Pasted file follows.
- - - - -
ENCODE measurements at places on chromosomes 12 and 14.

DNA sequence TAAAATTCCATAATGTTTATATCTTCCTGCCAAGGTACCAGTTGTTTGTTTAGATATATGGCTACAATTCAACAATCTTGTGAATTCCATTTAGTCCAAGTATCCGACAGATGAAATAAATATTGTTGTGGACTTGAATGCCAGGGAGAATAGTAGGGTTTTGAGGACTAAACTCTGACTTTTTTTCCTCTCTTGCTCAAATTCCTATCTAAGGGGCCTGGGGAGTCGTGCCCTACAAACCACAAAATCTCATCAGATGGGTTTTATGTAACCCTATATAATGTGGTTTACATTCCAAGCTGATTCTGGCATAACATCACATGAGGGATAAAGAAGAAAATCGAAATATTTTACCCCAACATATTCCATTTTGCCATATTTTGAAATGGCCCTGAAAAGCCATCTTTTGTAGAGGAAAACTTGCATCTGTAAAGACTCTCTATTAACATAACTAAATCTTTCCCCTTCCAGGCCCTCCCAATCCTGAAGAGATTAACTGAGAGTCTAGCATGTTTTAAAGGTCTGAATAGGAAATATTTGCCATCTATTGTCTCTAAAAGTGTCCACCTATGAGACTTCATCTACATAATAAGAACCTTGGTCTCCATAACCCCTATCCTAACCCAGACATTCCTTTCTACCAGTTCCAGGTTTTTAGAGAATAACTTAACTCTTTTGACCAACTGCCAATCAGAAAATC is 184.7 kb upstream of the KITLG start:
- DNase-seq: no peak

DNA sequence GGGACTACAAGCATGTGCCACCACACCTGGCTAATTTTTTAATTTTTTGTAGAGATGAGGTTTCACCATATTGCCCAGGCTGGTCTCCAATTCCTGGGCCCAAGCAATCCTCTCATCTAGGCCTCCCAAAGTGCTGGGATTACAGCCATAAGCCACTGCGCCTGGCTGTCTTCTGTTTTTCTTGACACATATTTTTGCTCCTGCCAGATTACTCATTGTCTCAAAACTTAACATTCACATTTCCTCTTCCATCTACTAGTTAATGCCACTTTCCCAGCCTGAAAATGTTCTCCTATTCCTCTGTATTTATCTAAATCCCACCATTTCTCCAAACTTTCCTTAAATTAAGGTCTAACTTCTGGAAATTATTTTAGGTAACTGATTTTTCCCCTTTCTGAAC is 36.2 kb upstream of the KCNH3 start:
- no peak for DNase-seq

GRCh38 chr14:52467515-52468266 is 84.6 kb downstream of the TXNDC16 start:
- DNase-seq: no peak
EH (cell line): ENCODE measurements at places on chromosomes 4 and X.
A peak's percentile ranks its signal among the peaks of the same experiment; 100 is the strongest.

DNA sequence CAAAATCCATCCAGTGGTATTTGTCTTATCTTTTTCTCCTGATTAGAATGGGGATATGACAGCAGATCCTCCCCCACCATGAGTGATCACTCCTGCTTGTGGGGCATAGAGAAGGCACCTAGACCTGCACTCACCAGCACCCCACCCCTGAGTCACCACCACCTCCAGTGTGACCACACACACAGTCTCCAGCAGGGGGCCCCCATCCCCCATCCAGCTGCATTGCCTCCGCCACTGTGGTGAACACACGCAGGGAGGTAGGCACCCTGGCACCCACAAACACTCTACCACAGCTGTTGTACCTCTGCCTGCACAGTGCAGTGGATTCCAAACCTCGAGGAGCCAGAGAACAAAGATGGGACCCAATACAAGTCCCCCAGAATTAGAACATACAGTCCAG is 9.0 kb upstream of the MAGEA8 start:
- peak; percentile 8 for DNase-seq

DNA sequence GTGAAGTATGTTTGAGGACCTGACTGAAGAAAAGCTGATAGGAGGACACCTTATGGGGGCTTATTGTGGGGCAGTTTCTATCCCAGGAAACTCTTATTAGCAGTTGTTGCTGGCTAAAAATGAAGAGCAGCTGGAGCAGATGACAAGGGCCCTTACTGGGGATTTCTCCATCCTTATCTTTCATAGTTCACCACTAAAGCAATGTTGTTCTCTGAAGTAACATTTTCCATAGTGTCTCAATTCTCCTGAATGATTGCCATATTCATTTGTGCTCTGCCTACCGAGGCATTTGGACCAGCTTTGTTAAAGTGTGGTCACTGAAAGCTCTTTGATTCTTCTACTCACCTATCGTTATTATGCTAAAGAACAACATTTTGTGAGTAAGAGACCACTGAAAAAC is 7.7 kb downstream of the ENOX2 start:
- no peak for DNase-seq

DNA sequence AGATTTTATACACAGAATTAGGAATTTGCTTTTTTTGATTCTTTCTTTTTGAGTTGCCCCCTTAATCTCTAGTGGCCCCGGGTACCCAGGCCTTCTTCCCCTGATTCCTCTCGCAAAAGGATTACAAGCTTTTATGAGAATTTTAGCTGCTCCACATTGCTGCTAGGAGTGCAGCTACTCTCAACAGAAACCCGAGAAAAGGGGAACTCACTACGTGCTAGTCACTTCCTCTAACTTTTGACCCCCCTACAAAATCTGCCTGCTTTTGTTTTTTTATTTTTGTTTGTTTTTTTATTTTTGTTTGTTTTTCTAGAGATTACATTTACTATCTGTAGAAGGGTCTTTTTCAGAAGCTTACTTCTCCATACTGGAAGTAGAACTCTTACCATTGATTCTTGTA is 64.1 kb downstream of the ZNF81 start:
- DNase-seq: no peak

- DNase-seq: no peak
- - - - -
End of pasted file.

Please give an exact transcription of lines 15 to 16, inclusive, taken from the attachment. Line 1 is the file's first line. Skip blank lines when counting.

- DNase-seq: no peak

- DNase-seq: no peak